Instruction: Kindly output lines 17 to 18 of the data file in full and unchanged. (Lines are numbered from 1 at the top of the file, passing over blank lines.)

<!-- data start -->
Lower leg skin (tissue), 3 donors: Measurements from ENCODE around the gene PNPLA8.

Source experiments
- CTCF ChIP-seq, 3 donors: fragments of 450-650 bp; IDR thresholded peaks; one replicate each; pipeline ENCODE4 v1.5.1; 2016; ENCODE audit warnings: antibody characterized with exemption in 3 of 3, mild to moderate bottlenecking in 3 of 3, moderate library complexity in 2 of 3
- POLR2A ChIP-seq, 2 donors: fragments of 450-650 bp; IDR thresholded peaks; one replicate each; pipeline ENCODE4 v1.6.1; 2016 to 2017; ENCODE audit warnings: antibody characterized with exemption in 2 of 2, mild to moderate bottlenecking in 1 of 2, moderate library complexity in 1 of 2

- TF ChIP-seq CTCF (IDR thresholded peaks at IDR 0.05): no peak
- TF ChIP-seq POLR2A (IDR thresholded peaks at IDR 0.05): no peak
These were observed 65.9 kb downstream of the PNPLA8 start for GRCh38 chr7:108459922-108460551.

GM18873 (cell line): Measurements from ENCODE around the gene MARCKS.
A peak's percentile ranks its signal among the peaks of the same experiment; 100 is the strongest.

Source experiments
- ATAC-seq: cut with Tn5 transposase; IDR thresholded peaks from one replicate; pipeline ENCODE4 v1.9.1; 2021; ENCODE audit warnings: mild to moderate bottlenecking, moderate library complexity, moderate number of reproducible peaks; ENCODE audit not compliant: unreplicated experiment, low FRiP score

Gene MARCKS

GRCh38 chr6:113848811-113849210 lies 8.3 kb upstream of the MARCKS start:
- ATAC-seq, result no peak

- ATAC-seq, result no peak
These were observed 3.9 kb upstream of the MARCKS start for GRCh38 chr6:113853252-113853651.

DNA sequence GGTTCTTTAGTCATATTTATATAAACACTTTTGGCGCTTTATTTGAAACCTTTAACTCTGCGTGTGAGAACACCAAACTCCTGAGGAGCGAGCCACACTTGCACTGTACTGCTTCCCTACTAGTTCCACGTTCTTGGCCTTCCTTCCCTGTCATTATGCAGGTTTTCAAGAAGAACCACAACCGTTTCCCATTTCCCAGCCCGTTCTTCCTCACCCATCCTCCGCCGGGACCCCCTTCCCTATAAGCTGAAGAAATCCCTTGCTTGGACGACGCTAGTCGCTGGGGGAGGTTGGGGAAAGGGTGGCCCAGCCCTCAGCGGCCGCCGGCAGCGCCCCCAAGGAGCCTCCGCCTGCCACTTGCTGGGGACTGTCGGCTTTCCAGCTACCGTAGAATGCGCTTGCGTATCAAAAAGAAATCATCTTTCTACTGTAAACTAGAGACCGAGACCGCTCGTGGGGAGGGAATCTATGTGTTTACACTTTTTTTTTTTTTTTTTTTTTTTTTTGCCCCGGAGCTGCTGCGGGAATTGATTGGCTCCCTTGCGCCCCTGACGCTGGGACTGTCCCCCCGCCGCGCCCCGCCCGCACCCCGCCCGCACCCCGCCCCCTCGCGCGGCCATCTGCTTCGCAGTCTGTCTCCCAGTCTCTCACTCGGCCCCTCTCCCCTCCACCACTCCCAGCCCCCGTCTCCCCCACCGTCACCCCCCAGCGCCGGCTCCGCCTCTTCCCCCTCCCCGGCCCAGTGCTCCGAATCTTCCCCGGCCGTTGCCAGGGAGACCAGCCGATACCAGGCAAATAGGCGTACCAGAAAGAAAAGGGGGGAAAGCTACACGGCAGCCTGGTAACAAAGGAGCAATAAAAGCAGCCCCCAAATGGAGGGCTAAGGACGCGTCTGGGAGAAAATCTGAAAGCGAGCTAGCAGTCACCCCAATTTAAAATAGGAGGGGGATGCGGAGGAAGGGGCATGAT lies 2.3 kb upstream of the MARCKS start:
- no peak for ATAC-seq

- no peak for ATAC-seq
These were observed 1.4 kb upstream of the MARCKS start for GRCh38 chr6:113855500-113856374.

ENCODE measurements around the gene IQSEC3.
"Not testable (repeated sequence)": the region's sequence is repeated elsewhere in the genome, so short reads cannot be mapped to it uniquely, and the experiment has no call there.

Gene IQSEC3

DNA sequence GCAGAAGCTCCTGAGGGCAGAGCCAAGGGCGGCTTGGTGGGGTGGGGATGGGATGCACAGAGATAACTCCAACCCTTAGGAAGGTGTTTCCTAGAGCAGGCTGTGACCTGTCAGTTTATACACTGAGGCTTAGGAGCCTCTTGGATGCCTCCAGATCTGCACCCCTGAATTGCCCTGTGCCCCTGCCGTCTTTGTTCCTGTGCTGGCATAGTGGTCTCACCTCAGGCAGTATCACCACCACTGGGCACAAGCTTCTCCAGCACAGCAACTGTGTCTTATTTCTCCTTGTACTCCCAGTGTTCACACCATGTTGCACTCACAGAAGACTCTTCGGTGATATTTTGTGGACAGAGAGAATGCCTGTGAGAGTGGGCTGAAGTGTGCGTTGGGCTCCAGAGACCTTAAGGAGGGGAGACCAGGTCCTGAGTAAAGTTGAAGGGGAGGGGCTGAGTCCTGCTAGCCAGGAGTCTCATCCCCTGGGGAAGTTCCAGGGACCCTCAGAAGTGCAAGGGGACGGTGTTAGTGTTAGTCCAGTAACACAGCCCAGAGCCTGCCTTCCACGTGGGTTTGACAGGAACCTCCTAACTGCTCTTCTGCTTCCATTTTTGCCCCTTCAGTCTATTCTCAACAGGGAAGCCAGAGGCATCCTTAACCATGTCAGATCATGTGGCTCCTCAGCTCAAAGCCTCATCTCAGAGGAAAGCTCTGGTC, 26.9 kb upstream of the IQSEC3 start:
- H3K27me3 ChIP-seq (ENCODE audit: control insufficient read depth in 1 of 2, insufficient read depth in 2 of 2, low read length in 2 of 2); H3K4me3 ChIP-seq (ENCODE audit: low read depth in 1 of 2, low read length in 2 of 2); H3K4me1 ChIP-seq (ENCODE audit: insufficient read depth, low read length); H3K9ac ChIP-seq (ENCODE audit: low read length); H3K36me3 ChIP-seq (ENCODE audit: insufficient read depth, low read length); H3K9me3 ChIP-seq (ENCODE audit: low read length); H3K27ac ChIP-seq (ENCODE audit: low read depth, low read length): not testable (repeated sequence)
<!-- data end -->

DNA sequence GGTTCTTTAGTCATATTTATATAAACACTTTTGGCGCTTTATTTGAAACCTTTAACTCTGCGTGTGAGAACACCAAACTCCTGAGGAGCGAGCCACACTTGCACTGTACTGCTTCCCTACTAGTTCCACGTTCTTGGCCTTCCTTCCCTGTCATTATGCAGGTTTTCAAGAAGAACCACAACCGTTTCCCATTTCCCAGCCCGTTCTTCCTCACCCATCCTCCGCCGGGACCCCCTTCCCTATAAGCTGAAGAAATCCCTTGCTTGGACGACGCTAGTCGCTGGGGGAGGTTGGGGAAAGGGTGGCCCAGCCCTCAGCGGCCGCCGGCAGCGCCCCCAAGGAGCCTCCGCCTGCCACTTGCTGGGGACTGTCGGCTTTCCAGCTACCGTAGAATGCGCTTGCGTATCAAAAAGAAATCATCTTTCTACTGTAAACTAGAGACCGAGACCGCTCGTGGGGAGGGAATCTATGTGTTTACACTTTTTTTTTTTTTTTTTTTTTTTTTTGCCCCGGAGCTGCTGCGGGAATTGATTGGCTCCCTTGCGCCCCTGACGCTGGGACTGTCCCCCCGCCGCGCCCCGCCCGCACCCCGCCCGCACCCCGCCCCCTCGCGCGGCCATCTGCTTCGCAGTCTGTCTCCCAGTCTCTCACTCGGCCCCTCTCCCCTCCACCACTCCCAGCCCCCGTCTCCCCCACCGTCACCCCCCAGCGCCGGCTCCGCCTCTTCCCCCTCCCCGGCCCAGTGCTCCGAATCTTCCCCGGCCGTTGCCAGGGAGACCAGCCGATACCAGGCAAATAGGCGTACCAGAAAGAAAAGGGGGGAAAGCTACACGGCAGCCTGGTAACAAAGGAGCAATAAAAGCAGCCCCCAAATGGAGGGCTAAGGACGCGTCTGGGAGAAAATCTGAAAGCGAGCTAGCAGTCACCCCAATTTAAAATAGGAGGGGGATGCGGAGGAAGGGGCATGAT lies 2.3 kb upstream of the MARCKS start:
- no peak for ATAC-seq